I respectfully beg to differ with Roccco's view on a minibus. We had both a minibus and open Range Rover on our trip to Kenya/Tanzania last year. I have to preface this by saying at all times it was just my husband and I in the vehicle, having opted for a private safari. Anyway, the minibus did not impede our photography efforts in any way, shape or form. To the contrary, with the minibus, we were able to get virtually eye-level (using the windows all along the sides), which we never could get in the open air Range Rover. In fact, when we waited three hours for a crossing of the wildebeest, I was grateful for the comfort of the minibus. In Tanzania we had an open vehicle and, similar to Roccco, had a wonderful close encounter with lions. But it was hard to get eye-level with the lions, since we could not lean out of the vehicle. I guess it is totally subjective, but if you could arrange a combination of open-air and minibus, I think you would have the best of both worlds.
SusanLynne is offline  
Reply With Quote
May 13th, 2003, 11:34 AM
  #5
LizFrazier
Guest
 
Posts: n/a
SusanLynne-You were much nicer than I'm going to be. I am shocked at Rocco's insensitivity to others plans and feelings. Right now there are a number of us planning trips to East Africa. I still remember recently when he posted that anyone going to East Africa over South Africa had to be some sort of crazy.
Rocco-We do not trample on your dreams and please don't trample on ours. You make up these opinions based on I don't know what and off you go. Its your way or the highway. Well I have been to East Africa 4 times and Botswana two times. Lets see, how many times have you been to East Africa? Oh that's right, never!
Please keep your opinions to that which you have experience with and when the topic goes to someone else's trip, just do something else besides find fault with it if you haven't done it.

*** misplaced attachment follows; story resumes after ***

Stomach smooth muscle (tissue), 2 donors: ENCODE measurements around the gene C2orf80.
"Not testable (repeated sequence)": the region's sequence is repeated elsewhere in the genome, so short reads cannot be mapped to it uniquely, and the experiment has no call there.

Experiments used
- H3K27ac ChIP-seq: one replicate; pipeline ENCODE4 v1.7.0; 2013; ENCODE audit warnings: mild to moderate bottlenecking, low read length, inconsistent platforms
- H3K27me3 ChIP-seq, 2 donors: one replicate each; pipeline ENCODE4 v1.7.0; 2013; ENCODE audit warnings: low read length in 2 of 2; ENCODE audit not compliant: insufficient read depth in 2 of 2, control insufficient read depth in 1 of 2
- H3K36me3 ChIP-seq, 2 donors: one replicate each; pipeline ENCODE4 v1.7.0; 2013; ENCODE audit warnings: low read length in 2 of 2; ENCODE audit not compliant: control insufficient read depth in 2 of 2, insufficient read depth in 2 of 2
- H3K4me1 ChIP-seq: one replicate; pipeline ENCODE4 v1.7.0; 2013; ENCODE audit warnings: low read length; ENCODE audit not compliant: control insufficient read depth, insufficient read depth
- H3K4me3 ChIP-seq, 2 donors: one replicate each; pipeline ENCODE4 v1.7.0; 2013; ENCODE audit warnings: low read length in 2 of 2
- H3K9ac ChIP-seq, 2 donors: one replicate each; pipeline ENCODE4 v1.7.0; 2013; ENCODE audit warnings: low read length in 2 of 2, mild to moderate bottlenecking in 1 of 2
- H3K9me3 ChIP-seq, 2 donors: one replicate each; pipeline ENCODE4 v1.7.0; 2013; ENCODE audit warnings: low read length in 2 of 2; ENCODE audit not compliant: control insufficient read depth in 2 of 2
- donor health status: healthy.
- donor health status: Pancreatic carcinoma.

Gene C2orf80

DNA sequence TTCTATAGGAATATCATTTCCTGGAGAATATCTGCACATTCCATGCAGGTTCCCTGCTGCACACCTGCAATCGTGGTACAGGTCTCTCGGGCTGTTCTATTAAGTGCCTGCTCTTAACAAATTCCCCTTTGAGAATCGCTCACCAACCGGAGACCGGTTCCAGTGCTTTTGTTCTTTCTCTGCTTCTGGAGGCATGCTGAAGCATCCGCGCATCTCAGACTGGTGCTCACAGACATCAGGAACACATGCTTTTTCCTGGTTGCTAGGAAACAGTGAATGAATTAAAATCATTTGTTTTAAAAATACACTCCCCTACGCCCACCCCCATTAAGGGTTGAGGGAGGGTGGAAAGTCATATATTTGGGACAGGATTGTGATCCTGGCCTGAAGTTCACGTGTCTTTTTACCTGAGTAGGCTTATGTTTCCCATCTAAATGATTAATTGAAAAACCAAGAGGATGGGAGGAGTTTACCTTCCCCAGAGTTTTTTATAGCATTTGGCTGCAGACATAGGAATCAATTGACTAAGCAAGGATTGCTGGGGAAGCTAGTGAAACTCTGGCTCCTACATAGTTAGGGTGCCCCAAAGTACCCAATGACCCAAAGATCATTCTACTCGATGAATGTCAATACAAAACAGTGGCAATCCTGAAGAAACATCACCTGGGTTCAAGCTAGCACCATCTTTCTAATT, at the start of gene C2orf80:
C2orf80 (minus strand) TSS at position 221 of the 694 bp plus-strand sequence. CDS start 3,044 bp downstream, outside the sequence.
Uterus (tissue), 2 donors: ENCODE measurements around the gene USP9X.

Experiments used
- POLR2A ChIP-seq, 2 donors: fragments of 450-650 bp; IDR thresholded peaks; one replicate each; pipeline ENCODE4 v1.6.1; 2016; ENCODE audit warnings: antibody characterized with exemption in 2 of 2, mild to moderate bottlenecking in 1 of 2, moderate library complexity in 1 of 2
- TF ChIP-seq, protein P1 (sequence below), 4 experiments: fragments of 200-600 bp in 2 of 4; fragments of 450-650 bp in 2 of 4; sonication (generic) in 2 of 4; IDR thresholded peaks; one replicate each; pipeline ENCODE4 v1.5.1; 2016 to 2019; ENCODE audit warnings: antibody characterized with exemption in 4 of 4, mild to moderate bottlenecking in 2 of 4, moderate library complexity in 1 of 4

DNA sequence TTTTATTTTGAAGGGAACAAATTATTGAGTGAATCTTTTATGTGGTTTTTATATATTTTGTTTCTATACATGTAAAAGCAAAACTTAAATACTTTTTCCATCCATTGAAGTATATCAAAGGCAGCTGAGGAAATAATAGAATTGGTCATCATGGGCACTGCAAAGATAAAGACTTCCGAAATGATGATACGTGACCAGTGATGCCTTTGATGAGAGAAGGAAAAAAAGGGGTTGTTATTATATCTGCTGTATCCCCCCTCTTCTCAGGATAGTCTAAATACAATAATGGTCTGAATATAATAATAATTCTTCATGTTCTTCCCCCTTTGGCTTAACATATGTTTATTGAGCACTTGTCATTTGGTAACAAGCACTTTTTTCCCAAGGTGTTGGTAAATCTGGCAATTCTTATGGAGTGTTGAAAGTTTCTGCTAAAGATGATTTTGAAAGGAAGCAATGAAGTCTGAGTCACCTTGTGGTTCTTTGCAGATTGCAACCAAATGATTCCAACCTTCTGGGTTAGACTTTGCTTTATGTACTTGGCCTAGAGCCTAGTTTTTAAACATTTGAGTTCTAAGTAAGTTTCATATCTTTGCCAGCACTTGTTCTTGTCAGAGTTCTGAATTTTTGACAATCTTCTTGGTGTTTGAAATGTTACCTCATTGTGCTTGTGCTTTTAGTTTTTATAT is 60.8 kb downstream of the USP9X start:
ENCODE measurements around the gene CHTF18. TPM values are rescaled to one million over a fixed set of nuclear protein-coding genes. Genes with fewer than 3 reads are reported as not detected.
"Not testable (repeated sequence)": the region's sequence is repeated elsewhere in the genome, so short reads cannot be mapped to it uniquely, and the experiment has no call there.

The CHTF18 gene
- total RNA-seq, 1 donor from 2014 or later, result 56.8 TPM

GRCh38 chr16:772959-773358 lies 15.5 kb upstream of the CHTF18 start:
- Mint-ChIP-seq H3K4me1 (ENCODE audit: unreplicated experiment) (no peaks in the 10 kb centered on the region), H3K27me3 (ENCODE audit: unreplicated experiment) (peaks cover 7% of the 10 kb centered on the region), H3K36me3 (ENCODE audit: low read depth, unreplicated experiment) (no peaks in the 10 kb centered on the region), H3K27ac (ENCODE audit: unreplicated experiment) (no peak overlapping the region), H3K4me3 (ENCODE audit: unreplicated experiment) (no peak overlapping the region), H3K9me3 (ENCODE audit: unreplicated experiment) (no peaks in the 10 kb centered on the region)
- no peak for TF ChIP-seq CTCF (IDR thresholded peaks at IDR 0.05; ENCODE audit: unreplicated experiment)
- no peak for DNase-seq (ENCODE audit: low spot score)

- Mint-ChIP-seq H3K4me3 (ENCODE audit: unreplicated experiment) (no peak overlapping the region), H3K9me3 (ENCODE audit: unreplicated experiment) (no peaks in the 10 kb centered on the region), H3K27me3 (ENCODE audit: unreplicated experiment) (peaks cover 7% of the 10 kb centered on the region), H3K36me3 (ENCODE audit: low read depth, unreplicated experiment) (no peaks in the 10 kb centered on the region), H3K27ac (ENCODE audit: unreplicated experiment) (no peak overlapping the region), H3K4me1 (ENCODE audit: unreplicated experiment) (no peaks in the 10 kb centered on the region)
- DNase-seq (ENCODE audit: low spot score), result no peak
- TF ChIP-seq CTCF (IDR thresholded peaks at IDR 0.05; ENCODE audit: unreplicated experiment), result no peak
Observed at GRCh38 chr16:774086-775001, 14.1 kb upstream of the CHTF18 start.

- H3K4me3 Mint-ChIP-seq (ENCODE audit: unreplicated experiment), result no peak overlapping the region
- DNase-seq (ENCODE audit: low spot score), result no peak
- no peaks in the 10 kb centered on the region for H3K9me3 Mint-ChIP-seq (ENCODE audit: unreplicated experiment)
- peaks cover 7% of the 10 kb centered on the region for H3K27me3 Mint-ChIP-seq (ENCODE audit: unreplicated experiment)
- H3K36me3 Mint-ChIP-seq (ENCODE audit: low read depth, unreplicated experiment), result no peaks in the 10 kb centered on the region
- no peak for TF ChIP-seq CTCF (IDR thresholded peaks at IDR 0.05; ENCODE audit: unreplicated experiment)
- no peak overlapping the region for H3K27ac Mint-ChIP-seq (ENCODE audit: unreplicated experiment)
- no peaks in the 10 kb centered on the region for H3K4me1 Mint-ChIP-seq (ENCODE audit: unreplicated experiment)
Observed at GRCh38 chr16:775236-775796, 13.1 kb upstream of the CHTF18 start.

I will remind you that I have probably said more good things to you and thanked you more for your help than I have anyone else, BUT....
Thanks, Liz
 
Reply With Quote
May 13th, 2003, 11:47 AM
  #6
 
Join Date: Feb 2003
Posts: 5,553
Liz,

I apologize if I trampled on yours and others dreams. The original poster was asking for opinions and I offered mine.

Admittedly, I have neither been inside a pop-top van nor have stayed at a lodge that housed 100+ people at any given time. I will stand my ground by repeating that I have no desire to stay at a place where there is such a logjam of people.

I do think that others should not be offended by my comments just as I was not offended when people made their commentaries regarding my past potential trip to Zimbabwe this year. We are all entitled to our own opinions and I meant no harm towards others when I stated my own opinion.
Roccco is offline  
Reply With Quote
May 13th, 2003, 11:57 AM
  #7
 
Join Date: Feb 2003
Posts: 646